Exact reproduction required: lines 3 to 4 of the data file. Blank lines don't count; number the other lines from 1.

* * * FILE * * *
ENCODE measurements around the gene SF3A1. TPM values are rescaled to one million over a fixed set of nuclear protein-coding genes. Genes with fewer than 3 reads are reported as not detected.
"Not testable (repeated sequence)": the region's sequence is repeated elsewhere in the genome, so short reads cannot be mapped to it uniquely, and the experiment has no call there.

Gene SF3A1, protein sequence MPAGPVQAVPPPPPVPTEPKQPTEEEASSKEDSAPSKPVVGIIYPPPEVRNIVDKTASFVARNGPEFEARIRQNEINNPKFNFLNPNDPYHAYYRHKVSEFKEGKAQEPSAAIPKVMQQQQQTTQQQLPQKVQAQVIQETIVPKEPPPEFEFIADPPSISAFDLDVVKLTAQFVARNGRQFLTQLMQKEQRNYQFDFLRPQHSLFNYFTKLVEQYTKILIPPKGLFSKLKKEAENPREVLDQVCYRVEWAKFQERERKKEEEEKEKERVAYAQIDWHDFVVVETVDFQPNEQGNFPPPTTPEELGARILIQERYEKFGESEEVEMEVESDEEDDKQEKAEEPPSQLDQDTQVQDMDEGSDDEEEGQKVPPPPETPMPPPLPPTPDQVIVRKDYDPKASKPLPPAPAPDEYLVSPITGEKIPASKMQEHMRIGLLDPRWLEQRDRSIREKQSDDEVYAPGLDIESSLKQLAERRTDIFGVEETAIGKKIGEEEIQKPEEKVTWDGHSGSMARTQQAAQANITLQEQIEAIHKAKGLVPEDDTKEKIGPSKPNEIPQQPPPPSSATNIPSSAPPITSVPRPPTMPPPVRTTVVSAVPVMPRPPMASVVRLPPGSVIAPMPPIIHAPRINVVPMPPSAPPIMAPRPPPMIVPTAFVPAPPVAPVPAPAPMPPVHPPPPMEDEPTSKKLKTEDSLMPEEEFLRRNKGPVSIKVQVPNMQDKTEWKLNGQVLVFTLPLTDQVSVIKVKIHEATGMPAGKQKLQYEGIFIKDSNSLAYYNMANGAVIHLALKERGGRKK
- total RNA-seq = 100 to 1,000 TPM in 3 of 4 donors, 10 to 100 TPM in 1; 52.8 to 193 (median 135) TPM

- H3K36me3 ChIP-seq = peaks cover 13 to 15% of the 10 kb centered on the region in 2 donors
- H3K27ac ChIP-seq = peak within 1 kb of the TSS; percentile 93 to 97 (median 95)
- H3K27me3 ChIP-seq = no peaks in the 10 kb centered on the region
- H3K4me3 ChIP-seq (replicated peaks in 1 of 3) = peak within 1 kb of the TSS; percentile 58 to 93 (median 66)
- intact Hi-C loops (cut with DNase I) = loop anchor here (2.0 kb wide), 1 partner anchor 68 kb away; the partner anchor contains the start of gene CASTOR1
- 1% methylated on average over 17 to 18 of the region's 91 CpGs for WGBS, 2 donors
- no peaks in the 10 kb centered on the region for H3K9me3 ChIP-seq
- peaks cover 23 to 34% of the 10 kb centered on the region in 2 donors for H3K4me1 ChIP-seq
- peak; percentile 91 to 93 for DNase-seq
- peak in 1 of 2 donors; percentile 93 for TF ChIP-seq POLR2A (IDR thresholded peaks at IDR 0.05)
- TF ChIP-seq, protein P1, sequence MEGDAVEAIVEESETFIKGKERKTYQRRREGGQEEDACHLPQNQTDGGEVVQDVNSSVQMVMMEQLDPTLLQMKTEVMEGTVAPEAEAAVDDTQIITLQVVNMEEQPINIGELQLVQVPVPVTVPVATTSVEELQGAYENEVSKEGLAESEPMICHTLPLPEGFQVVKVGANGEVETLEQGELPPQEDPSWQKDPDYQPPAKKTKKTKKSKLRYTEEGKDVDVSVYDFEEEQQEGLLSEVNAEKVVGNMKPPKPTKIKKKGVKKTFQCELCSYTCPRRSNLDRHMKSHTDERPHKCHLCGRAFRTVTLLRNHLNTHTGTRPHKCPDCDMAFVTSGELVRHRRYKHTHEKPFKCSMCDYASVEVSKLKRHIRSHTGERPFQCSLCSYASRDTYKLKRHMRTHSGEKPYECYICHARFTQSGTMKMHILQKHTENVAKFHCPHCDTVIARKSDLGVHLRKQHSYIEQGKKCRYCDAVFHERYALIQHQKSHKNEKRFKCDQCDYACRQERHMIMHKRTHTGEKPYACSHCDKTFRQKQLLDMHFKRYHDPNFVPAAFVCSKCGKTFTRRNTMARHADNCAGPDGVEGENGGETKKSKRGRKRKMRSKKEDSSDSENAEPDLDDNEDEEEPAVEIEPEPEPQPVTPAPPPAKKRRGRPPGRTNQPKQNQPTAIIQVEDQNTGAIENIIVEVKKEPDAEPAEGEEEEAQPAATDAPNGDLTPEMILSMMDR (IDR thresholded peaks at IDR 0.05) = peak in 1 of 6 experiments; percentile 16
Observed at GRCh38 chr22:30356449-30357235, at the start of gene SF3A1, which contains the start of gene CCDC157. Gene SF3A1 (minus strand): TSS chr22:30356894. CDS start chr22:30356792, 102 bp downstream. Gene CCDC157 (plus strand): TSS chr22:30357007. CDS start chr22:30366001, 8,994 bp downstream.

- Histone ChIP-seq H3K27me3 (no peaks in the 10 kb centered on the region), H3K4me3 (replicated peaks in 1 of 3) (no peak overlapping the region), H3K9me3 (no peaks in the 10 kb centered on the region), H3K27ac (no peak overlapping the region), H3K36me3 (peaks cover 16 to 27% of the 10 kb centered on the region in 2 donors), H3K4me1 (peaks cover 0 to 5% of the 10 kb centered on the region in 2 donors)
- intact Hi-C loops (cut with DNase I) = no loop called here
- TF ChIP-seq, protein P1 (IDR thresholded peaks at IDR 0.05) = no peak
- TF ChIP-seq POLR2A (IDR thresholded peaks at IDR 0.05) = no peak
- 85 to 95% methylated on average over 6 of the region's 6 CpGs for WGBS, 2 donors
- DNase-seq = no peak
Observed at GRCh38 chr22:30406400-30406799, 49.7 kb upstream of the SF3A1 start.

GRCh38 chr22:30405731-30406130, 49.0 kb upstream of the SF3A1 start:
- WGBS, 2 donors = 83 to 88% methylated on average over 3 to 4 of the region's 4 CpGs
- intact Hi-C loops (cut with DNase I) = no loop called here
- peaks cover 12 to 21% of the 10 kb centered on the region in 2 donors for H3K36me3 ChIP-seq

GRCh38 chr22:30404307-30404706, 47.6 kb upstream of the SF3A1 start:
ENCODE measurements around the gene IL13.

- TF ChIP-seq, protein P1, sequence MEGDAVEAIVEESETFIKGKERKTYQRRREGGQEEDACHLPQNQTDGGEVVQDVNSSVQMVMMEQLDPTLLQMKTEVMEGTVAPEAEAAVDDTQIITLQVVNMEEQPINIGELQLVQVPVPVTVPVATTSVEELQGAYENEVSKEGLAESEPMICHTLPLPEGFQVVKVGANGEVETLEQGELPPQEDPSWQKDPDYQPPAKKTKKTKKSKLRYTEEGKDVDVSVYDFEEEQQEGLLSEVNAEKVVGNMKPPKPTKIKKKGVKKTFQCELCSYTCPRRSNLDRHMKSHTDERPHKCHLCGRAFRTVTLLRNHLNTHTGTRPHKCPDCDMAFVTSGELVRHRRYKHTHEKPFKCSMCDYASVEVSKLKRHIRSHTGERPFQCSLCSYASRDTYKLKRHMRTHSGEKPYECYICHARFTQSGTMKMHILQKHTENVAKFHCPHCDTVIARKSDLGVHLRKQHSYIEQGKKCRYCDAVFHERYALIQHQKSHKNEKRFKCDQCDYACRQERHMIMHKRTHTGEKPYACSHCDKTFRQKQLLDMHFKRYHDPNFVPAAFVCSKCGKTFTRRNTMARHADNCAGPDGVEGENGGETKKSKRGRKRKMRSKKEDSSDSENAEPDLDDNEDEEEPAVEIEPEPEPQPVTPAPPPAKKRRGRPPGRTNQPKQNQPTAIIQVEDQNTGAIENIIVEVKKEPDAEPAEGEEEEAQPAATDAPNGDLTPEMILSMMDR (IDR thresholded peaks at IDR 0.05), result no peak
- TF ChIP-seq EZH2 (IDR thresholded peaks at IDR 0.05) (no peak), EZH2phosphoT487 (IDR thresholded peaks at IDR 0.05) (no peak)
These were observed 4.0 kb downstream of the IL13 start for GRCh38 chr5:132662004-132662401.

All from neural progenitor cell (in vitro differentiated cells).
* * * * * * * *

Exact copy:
Gene SF3A1, protein sequence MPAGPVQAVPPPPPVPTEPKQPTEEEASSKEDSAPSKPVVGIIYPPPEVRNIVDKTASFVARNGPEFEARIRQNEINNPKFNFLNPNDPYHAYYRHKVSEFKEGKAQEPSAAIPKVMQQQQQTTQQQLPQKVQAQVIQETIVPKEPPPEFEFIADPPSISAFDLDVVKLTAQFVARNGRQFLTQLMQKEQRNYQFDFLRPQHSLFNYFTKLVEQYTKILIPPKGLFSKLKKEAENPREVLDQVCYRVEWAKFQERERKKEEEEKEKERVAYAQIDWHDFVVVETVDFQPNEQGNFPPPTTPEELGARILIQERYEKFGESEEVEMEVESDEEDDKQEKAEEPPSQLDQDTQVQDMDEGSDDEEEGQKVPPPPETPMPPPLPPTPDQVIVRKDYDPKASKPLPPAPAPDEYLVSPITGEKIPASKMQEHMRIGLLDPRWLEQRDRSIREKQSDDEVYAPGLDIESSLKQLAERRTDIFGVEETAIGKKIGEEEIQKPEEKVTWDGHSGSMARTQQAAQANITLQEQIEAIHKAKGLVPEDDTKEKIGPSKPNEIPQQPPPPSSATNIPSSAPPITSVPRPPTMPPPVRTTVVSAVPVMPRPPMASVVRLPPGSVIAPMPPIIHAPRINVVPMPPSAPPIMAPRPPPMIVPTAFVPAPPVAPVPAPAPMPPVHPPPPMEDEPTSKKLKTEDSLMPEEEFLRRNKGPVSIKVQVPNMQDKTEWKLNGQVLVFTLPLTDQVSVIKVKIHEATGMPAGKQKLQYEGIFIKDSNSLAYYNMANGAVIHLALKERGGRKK
- total RNA-seq = 100 to 1,000 TPM in 3 of 4 donors, 10 to 100 TPM in 1; 52.8 to 193 (median 135) TPM